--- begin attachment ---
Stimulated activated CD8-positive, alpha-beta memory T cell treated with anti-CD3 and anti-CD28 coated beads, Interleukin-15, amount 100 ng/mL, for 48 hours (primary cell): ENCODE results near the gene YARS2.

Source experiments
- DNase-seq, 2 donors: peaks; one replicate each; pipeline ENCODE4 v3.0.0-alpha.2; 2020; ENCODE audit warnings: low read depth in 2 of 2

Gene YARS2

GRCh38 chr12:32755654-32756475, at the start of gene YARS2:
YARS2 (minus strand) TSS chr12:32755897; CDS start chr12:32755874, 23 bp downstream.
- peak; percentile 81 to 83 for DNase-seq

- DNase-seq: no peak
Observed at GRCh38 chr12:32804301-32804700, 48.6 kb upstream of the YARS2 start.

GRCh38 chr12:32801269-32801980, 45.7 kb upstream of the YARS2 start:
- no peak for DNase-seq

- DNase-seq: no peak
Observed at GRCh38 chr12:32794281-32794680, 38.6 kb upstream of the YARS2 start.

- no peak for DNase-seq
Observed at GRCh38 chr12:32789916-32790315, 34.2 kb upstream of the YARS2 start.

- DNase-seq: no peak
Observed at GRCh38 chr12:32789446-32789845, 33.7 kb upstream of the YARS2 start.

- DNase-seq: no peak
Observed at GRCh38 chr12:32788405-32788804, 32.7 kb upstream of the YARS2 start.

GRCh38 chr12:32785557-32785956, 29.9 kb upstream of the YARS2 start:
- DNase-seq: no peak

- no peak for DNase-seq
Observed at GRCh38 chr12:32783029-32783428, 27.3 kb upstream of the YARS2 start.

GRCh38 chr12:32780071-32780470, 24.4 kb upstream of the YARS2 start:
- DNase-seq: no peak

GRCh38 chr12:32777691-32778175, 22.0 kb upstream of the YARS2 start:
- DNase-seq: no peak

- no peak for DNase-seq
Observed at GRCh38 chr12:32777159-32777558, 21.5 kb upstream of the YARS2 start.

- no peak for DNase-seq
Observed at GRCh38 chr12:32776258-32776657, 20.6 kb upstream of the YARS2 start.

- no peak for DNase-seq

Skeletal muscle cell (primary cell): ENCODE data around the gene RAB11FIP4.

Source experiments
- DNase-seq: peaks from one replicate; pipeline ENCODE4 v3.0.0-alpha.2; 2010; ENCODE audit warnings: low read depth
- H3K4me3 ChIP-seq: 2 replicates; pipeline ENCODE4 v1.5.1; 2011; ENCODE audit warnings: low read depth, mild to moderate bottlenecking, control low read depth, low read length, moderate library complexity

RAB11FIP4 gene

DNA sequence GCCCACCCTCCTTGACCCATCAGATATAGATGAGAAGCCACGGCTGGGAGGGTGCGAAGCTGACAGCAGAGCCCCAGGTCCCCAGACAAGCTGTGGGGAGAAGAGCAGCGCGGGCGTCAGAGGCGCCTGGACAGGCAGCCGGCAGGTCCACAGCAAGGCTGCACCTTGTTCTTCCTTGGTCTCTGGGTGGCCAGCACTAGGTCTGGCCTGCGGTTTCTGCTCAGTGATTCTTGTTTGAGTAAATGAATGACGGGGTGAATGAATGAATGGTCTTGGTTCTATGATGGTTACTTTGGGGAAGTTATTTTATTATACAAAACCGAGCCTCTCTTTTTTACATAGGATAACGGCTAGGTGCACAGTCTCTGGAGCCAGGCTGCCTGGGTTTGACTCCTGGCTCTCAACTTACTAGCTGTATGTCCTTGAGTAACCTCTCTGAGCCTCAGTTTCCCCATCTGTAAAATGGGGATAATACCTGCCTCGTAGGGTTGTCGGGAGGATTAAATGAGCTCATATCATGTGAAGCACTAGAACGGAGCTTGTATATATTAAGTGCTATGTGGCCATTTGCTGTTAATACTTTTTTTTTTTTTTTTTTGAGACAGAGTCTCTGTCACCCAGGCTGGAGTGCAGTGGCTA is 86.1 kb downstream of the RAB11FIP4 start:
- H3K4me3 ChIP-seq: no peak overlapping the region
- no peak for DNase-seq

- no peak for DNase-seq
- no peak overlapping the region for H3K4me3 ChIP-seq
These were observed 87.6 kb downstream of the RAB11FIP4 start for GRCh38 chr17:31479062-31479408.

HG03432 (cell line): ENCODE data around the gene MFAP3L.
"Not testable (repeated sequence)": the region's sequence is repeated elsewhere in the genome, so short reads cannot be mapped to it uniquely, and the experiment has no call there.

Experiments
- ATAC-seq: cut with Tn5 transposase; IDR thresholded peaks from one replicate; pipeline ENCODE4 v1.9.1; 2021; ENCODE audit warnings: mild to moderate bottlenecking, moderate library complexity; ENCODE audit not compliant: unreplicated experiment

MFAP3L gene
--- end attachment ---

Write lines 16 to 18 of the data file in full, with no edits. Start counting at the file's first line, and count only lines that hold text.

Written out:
- DNase-seq: no peak
Observed at GRCh38 chr12:32789446-32789845, 33.7 kb upstream of the YARS2 start.

- DNase-seq: no peak